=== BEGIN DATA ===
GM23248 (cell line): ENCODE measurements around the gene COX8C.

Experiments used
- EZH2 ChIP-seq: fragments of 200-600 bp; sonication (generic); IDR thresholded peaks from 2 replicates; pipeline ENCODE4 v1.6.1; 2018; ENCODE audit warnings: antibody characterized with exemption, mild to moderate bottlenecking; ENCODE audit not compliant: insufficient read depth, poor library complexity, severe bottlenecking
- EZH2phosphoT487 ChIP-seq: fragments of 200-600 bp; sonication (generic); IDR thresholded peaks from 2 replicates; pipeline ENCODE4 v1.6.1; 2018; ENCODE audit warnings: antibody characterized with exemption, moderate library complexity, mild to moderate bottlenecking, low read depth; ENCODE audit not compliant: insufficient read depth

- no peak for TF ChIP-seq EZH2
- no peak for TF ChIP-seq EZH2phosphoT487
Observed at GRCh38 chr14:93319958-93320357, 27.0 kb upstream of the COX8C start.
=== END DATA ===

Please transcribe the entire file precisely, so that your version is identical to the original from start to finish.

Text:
GM23248 (cell line): ENCODE measurements around the gene COX8C.

Experiments used
- EZH2 ChIP-seq: fragments of 200-600 bp; sonication (generic); IDR thresholded peaks from 2 replicates; pipeline ENCODE4 v1.6.1; 2018; ENCODE audit warnings: antibody characterized with exemption, mild to moderate bottlenecking; ENCODE audit not compliant: insufficient read depth, poor library complexity, severe bottlenecking
- EZH2phosphoT487 ChIP-seq: fragments of 200-600 bp; sonication (generic); IDR thresholded peaks from 2 replicates; pipeline ENCODE4 v1.6.1; 2018; ENCODE audit warnings: antibody characterized with exemption, moderate library complexity, mild to moderate bottlenecking, low read depth; ENCODE audit not compliant: insufficient read depth

- no peak for TF ChIP-seq EZH2
- no peak for TF ChIP-seq EZH2phosphoT487
Observed at GRCh38 chr14:93319958-93320357, 27.0 kb upstream of the COX8C start.